Fig. 3: Performance evaluation.

One can obtain a DID’s respective public key and service endpoints by acquiring the DDO via Resolution. Dual Resolution allows two parties to establish a mutual trust relationship with a single operation by extending Resolution. A user inputs the DIDs of two involved parties and invokes Dual Resolution through which the two parties obtain each other’s DDO for resolution. To avoid manipulating DDO, only the DID owner is allowed to update the respective DDO using Update.

When the private key of a user’s blockchain account is compromised, the update delegates preregistered in DID Registry can vote to replace the DID’s compromised key with a new safe key via Update by Delegates. A DID can be revoked (e.g., an issuer organization is dissolved) by deleting the associated DDO and marking the DID as revoked in the DID registry smart contract via Revocation.

3.3 Credential Services

Credentials are maintained via credential services. To become a valid issuer, an entity needs to first register via Issuer Signup, which requires a super account’s (i.e., the platform owner) approval. All the certified issuers’ DIDs are maintained in Issuer Repository and can be updated by the super account via Issuer Update. This design could be further adapted in a decentralized way, by having a group of super issuers register and maintain a new issuer.

To generate a new credential with higher level of security, a holder needs to first send the required credential content requirements to the issuer’s service endpoint. The issuer then invokes Selective Content Generation, fetching relevant data from the local Identity and Fact Data Repository and generating a signed credential in JSON format. The platform generates a JSON Web Token (JWT) and sends it to the issuer once the credential is stored in Credential Repository. Each JWT is used to identify and access a credential. Both the credential and JWT are sent by the issuer to the holder’s service endpoint.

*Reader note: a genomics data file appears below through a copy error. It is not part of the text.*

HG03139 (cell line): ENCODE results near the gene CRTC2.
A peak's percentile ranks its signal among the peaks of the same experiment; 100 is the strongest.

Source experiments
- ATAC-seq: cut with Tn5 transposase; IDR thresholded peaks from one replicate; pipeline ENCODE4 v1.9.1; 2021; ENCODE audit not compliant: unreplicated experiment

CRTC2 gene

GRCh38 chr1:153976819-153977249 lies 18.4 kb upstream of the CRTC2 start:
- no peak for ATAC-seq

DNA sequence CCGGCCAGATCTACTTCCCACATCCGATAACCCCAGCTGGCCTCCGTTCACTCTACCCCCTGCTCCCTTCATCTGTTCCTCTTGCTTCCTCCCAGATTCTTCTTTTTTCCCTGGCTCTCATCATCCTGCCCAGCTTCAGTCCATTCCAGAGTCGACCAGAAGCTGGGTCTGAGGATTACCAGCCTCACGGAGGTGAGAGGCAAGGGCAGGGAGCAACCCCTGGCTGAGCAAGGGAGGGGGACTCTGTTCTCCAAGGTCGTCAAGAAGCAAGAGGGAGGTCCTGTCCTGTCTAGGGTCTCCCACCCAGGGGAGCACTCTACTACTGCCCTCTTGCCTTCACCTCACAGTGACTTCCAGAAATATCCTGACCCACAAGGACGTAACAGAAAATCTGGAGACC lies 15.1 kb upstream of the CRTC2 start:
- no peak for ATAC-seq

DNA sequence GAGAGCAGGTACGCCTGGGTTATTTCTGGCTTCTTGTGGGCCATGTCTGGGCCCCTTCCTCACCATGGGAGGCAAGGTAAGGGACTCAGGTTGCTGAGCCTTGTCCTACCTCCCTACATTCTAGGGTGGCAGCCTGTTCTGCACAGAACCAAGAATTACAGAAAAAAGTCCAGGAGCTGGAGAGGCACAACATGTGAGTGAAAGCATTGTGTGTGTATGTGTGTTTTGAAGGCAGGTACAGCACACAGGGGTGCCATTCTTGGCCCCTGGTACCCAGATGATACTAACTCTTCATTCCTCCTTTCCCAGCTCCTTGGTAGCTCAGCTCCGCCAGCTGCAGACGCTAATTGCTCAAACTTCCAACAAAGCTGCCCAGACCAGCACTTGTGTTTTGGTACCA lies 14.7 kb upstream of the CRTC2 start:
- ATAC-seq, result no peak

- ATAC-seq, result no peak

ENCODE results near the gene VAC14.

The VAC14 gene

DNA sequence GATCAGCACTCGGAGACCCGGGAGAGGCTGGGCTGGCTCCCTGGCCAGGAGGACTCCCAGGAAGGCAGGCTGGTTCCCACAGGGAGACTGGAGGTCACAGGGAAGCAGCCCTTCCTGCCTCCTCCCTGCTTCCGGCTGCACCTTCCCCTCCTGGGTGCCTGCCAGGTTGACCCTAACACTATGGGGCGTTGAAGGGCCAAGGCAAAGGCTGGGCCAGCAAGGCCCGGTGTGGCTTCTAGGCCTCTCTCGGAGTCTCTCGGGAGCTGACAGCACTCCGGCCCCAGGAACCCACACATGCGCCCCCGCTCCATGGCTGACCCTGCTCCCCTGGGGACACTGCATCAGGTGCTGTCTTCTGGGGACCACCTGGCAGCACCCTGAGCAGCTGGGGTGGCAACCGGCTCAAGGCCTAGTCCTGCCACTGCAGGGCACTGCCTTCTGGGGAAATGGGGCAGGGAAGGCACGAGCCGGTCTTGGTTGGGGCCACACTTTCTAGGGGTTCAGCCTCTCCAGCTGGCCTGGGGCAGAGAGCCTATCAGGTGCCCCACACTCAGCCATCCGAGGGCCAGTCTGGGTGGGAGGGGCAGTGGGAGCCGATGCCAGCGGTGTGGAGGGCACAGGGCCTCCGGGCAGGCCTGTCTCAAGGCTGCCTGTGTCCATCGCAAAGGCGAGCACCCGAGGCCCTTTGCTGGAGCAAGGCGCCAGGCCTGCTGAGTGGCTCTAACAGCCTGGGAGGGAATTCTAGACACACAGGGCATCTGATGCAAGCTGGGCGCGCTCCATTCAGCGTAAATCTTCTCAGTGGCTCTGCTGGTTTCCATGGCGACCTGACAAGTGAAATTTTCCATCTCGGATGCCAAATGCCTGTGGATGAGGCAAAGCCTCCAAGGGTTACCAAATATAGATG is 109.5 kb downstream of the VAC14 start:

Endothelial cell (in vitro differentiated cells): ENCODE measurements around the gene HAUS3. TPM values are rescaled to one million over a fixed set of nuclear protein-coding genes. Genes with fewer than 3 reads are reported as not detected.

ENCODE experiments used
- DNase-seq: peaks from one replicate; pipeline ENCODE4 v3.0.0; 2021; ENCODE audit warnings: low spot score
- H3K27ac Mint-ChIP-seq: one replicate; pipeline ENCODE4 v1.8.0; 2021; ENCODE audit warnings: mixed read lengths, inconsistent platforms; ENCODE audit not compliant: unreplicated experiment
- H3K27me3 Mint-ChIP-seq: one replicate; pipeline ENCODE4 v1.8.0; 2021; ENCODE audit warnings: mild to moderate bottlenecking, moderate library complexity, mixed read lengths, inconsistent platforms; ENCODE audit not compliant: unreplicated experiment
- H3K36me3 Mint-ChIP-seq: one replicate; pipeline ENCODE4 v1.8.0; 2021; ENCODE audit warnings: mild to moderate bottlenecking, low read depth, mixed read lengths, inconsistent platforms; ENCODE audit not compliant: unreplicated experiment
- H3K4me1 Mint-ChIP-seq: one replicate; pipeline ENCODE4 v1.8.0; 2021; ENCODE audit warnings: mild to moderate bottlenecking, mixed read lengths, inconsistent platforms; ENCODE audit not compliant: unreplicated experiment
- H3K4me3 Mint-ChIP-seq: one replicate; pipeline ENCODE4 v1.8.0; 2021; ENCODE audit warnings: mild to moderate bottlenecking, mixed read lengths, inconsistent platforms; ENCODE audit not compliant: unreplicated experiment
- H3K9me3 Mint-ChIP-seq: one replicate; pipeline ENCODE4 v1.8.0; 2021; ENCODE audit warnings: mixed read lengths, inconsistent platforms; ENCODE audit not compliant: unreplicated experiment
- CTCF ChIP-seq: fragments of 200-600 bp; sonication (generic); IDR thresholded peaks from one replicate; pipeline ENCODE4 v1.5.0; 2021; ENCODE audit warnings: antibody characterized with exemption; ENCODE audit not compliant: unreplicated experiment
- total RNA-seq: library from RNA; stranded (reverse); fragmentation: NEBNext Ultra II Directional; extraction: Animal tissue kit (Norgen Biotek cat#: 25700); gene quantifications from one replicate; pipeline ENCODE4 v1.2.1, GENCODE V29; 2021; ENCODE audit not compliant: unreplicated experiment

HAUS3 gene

Once the credential and JWT are received, the holder can share them with the respective verifier. To avoid malicious data disclosure, a holder can limit the accessible period of a credential via Time-Constrained Access or One-Off Access. A JWT is generated for the credential based on the accessible period. Both of the credential and JWT are added as a new record to Credential Repository. When a holder uses One-Off Access, the access state flag is updated after the credential is accessed. The holder sends the credential with chosen access period and its respective JWT to the verifier who then verifies it via Verification. The platform decodes JWT and checks whether the access period has expired and access flag is false. If the access period is valid, both authenticity and integrity of the credential are checked for verification using the input credential and signature.

An issuer can revoke an existing credential via Cancellation if the holder no longer meets the prerequisites. All revoked/expired credentials cannot be accessed. The integrity of data stored in Credential Repository, Identity and Fact Data Repositories, and Issuer Repository is ensured through Anchoring to Blockchain, which periodically stores the hash value of the data in the respective off-chain repository in Anchoring Registry smart contract.

4 Implementation and Evaluation

We developed a prototype using Node.jsv.10, and wrapped the services into RESTful APIs via express.js. We selected MySQL5.7.17 as the database and Parity1.9.2 with Proof-of-Authority as blockchain. The block gas limit is 80M and the block interval is 5s. Smart contracts are in Solidity with compiler v.0.4.20.

To evaluate performance, we measure the throughput of Registration and Time-Constrained Access. We deployed the prototype on Alibaba Cloud (4 vCPUs, 16GB RAM, 40GB disk). The API requests are set to 20 calls/batch and produced via JMeter for 1h. Fig. 3 illustrates that Registration is about 70tps, while Time-Constrained Access stays around 200tps. The changes in performance over the duration may be caused by the load generator. The fixed block interval and limited block capacity cause an inclusion delay each block which affects the throughput of Registration. The performance of Selective Content Generation and One-Off Access is similar to Time-Constrained Access. Also, we tested Anchoring to Blockchain with 1000 credentials for 1000 times. The response time is around 0.284s. Overall, the results indicate that our platform achieves scalable performance for organization-level adoption.